Understanding Arthritis–How Joint Pain Impacts Daily Life
The number of adults with arthritis is rising by about 1 million people each year, according to a 2013 government report. The report reaffirms previous predictions that cases of arthritis would rise rapidly with the aging of the population. However, the impact of arthritis on activity limitations is exceeding previous estimates, says the Arthritis Foundation.
“The sharp rise in activity limitations is alarming,” says Arthritis Foundation President and CEO, Ann M. Palmer. “More people are hurting when they walk and climb the stairs, and they may be curbing activities they love due to severe pain and limited mobility caused by the disease. We must reverse this trend by investing more dollars in research to find a cure for arthritis and providing health intervention programs to help people be more active today.”
A Growing Problem
According to the Centers for Disease Control and Prevention (CDC) study published in the Nov. 8, 2013, issue of Morbidity and Mortality Weekly Report, arthritis affects the daily activities of about 23 million adults, up from 21 million during 2007-2009, and not far from the projection of 25 million that wasn’t expected until 2030.
The report also confirms the disease is common, impacting about 23 percent of the adult population. The report shows that the number of adults with doctor-diagnosed arthritis climbed from roughly 50 million to 53 million over the last three years. Arthritis also carries a heavy financial burden, costing the U.S. economy $128 billion annually.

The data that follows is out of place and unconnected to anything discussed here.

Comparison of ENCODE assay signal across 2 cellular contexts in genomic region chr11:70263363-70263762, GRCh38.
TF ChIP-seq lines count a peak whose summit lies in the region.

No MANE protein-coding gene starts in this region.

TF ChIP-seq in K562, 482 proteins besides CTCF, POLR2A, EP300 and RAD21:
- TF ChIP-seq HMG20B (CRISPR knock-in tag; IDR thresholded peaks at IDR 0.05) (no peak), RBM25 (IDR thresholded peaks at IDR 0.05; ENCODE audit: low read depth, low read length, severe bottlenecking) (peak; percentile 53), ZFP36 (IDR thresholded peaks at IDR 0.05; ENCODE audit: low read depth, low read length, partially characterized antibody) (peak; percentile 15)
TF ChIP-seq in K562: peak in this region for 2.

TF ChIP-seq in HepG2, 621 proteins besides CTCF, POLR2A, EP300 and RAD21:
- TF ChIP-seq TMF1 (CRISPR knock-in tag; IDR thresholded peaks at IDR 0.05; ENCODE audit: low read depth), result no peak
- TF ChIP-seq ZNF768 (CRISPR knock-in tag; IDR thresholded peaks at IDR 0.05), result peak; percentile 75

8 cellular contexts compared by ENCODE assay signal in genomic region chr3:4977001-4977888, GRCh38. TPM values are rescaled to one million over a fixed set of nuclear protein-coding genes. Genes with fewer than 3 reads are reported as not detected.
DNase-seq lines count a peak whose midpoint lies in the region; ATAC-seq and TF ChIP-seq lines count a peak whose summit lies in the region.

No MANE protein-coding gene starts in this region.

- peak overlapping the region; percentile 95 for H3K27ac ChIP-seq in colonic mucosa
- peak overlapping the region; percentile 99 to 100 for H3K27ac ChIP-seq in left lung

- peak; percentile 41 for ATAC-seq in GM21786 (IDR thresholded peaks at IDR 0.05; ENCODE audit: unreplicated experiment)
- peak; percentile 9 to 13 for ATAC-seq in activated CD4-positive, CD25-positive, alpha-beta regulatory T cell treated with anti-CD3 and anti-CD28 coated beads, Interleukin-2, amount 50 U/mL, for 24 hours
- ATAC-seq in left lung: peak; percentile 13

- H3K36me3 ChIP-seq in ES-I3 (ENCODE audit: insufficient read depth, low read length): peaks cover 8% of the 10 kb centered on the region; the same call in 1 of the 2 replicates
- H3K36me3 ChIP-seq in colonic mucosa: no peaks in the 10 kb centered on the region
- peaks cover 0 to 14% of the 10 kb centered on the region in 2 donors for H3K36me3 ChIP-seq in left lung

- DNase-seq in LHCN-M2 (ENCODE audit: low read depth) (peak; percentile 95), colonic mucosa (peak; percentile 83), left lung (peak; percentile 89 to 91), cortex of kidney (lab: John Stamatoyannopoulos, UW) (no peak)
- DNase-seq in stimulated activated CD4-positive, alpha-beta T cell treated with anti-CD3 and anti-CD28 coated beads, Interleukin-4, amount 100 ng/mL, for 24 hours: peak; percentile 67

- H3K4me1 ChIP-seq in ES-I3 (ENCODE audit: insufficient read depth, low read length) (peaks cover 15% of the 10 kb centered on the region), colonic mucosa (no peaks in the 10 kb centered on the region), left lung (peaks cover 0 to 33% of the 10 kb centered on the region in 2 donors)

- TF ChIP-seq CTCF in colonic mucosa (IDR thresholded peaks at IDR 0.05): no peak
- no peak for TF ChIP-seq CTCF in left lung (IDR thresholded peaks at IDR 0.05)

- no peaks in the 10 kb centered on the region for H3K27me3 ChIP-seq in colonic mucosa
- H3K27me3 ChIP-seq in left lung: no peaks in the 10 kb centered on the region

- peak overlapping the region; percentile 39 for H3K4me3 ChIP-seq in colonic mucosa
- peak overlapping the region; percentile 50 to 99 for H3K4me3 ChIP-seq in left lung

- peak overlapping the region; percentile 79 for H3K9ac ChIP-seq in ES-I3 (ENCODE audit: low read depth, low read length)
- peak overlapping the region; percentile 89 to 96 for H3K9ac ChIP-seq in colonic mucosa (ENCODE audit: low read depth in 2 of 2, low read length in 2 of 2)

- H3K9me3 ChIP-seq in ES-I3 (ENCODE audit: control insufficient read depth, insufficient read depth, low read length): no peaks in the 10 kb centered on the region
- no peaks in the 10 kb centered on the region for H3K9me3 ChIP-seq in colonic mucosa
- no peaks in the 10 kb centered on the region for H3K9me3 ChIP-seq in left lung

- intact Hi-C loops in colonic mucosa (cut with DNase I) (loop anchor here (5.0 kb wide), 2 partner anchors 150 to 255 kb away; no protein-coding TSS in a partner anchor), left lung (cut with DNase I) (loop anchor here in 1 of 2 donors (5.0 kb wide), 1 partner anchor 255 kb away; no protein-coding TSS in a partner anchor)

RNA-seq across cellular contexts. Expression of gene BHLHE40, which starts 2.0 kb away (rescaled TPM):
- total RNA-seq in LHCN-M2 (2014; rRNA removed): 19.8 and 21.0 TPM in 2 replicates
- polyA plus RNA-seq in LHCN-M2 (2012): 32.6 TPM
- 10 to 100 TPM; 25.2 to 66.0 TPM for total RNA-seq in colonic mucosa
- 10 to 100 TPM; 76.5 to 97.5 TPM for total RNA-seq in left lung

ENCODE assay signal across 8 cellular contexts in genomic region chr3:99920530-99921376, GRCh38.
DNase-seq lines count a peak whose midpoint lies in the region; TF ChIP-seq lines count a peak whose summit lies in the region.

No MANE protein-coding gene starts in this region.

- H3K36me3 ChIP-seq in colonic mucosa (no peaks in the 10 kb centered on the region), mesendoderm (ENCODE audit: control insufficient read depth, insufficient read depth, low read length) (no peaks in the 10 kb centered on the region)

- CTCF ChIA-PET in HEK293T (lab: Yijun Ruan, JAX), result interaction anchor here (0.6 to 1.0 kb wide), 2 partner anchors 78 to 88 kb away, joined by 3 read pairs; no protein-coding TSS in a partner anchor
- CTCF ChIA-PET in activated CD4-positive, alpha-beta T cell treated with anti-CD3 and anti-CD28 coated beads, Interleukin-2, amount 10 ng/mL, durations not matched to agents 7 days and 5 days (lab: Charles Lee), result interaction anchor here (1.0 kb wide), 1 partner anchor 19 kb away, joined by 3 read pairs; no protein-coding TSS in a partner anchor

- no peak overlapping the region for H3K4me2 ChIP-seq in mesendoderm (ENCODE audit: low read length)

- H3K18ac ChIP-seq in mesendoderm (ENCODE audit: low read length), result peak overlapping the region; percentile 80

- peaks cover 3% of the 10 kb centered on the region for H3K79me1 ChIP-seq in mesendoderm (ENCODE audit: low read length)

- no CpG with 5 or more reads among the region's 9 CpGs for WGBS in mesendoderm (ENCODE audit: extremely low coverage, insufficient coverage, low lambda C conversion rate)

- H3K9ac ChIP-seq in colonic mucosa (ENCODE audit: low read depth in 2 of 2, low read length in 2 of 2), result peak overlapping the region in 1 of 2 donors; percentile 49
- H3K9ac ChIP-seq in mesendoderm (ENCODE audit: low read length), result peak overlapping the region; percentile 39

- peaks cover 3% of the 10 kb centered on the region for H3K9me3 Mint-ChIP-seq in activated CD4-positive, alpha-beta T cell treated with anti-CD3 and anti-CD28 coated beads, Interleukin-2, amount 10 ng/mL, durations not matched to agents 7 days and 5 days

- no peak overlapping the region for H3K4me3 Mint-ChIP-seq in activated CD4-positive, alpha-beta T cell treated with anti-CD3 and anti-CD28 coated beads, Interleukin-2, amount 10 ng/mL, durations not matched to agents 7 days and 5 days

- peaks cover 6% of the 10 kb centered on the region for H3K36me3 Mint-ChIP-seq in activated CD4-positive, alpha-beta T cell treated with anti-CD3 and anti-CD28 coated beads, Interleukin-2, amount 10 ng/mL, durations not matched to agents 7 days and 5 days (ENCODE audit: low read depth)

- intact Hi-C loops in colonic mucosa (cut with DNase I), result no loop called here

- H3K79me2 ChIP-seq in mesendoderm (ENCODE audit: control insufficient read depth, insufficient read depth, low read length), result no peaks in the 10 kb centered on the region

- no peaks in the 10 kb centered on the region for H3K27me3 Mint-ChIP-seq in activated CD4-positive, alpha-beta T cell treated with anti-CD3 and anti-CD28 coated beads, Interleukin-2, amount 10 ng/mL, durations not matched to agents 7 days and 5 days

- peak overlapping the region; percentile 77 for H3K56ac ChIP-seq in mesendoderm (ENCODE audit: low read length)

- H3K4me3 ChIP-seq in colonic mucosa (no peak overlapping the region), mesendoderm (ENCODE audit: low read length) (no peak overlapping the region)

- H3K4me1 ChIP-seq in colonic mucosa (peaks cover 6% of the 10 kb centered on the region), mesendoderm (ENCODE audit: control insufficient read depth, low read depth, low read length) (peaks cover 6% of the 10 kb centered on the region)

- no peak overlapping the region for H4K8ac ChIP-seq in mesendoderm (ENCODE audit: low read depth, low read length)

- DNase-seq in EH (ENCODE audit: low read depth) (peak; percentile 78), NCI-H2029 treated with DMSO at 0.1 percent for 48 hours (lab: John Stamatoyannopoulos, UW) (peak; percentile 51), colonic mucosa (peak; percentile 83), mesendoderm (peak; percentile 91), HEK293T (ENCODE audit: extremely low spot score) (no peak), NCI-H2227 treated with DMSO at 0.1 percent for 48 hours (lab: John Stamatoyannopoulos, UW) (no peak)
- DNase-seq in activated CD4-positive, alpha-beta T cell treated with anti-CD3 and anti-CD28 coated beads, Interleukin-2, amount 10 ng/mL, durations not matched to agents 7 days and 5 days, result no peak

“The number of U.S. adults with arthritis is increasing. This amounts to an average increase of approximately 2,400 individuals per day,” says Dr. Wayne H. Giles, Director of the Division of Population Health at the CDC.
What is Osteoarthritis?
Osteoarthritis (OA) is the most common chronic condition of the joints. Although it occurs in people of all ages, osteoarthritis is most common in people older than 65.
OA causes a breakdown in the cartilage covering the ends of bones where they meet to form a joint and allow movement. As the cartilage wears away, the bones become exposed and rub against each other. The deterioration of cartilage also affects the shape and makeup of the joint, so that it no longer functions smoothly.
What Are the Symptoms of OA?
Symptoms of OA vary, depending on which joints are affected and how severely they are affected. However, the most common symptoms are stiffness, particularly first thing in the morning or after resting, and pain. The most commonly affected joints are the lower back, hips, knees and feet. When those joints are affected you may have difficulty with such activities as walking, climbing stairs and lifting objects. Other commonly affected joints are the neck and fingers, including the thumb base. When finger and hand joints are affected, osteoarthritis can make it difficult to grasp and hold objects, such as a pencil, or to do delicate tasks, such as needlework.
How is OA treated?
There is no cure for osteoarthritis, but there are medications to help relieve pain, when needed. The doctor may recommend physical therapy (PT) or occupational therapy (OT) to help improve strength and function. When pain is severe and frequent or mobility and daily activities become difficult, surgery may be considered.
Information adapted from The Arthritis Foundation (www.arthritis.org). The Foundation is committed to raising awareness
and reducing the unacceptable impact of this serious and painful disease, which can severely damage joints and rob people of living life to its fullest.
Published: July 2014
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